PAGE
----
• Bloodproblems' Avatar

    Bloodproblems asked a questionMultiple Myeloma

    Do you keep your cancer to yourself or do you wear it on your sleeve?

    10 answers
    • Bengal's Avatar
      Bengal

      I kept it to myself and closest family at first; until I had time to process the diagnosis myself (still not sure I've successfully done that. I'm almost three years out). I don't advertise it but I've learned not to flinch every time I hear the word "cancer" and I will talk about it if anyone wants that conversation.

      4 days ago
    • Created07's Avatar
      Created07

      I didn't talk about the first three much. The first one, endometrial, is a very private one. Thank goodness for 'What Next' because I have never felt so alone. The next one, breast, has a whole sisterhood. But still it was mostly between the 'sisters', family and 'this' family. The last 'non-hodgkins', the hair was gone. My sweet son-in-law bought me a lovely (expensive) wig. When I wore it out, people would look, turn and whisper. While in the hospital the first time, a precious little nurse ordered me a $20.00 pale pink bob. That changed Everything. everywhere I went it opened conversations. That was wonderful. I had no idea how many cancer patients were hungry just to be able to talk to someone who understood. Each one now knows about one of my greatest blessings....What Next. Oh, I said the first three. The third one was found by my plastic surgeon and cut out by my dermatologist..malignant melanoma...end of story:)

      3 days ago
    • MiriamMarino's Avatar
      MiriamMarino

      When I speak with my family and friends, I tell them I don't wish to speak about my cancer and the treatment for it, and that I wish to hear about what's happening in their life.

      about 8 hours ago
  • Bloodproblems' Avatar

    Bloodproblems asked a questionMultiple Myeloma

    I've read about chemo brain and I've heard the term chemo-fog.

    6 answers
    • Bengal's Avatar
      Bengal

      I did read in an article that some are trying to attach chemobrain to PTSD as another side effect of psychological trauma. I don't buy it. I believe that all the poison they pump into us to try to kill the cancer has got to have an effect on brain cells. That in itself is, of course, a type of trauma but physiological like brain injury. We need to work to retrain our brain to focus.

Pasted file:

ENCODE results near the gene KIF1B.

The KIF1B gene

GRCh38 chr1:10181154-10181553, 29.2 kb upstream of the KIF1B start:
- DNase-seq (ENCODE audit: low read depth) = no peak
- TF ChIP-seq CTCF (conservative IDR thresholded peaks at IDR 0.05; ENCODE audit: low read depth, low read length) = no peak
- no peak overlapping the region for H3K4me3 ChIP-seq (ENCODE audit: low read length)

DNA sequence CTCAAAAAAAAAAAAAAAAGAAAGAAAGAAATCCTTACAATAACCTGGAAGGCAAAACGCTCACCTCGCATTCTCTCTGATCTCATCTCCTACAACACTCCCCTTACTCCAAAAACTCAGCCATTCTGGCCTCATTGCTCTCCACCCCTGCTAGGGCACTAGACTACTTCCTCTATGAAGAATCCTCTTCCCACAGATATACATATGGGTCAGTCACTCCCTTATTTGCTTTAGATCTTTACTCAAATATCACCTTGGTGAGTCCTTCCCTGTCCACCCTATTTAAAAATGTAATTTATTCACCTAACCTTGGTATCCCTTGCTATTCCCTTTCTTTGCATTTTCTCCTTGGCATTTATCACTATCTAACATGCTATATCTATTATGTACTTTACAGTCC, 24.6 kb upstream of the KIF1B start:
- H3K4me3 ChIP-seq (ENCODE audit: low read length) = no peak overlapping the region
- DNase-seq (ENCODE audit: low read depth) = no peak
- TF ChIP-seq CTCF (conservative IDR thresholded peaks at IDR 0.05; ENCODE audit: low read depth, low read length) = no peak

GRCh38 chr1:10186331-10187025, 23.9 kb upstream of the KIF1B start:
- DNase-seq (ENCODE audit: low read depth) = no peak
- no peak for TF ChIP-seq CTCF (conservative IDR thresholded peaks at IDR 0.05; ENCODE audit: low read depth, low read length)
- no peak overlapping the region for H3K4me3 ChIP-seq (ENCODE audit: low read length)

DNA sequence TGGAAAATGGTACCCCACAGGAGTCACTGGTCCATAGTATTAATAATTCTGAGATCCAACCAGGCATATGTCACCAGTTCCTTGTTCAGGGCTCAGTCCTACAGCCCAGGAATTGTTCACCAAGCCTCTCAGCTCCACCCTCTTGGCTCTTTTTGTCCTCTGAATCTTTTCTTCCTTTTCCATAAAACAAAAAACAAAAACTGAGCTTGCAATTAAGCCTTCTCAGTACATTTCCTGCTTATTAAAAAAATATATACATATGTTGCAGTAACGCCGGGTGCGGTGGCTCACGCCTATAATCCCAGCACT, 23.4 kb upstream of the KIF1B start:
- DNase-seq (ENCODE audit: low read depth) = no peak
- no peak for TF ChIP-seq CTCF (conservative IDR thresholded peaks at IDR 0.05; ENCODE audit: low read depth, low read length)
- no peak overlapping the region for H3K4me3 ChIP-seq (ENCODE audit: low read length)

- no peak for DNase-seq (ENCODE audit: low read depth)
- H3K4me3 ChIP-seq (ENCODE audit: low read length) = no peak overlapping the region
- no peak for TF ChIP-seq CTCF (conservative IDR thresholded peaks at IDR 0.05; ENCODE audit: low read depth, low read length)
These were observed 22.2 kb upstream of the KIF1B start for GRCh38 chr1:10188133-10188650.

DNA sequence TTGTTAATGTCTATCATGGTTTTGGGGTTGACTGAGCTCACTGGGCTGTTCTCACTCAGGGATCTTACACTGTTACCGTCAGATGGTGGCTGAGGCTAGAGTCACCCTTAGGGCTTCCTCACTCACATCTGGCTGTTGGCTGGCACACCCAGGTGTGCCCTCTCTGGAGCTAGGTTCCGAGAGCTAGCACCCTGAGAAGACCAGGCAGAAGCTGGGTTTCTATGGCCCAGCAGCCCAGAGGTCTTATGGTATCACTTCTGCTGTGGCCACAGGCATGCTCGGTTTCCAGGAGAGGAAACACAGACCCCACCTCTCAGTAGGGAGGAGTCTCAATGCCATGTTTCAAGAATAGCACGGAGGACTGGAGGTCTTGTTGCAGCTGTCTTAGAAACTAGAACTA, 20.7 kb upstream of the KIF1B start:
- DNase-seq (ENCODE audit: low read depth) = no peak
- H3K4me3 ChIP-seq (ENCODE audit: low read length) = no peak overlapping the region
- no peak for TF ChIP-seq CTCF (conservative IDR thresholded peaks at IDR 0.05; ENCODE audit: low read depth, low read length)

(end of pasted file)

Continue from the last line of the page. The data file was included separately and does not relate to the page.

5 days ago
    • GregP_WN's Avatar
      GregP_WN

      I have dealt with this for 32 years, that's how long it has been since I've had chemo. 32 and 31 ago. Since then I've been put to sleep with anesthesia so many times I can't remember. That also has an effect on it. As far as the question, generally, they are considered the same thing.

      4 days ago
    • andreacha's Avatar
      andreacha

      For this reason I subscribed to and just received my "Brain & Life" magazine. It covers all info about your brain and has some good advice to help our situations. It is published by the American Brain Association and the American Academy of Neurology. There's no charge.

      4 days ago
  • Bloodproblems' Avatar

    Bloodproblems asked a questionMultiple Myeloma

    I am being treated at the major health facility near where I live, and they accept my insurance.

    5 answers
    • JaneA's Avatar
      JaneA

      Many facilities now treat doctors and or their practices as subcontractors. I'm guessing that is what is going on.

      24 days ago
    • Bengal's Avatar
      Bengal

      Just one thing that universal health care would fix. My eye care center just dropped all of it's patients covered by a particular insurer. Just informed them they were no longer welcome, find somebody else. Up here there are not that many choices but it was either find another doctor or change your insurer. Seems strange though that this could happen within the same facility but apparently it does. And, as I 've said before, people who are dealing with serious illness (or any illness) DON'T need to be dealing with this crap. Sorry you have to.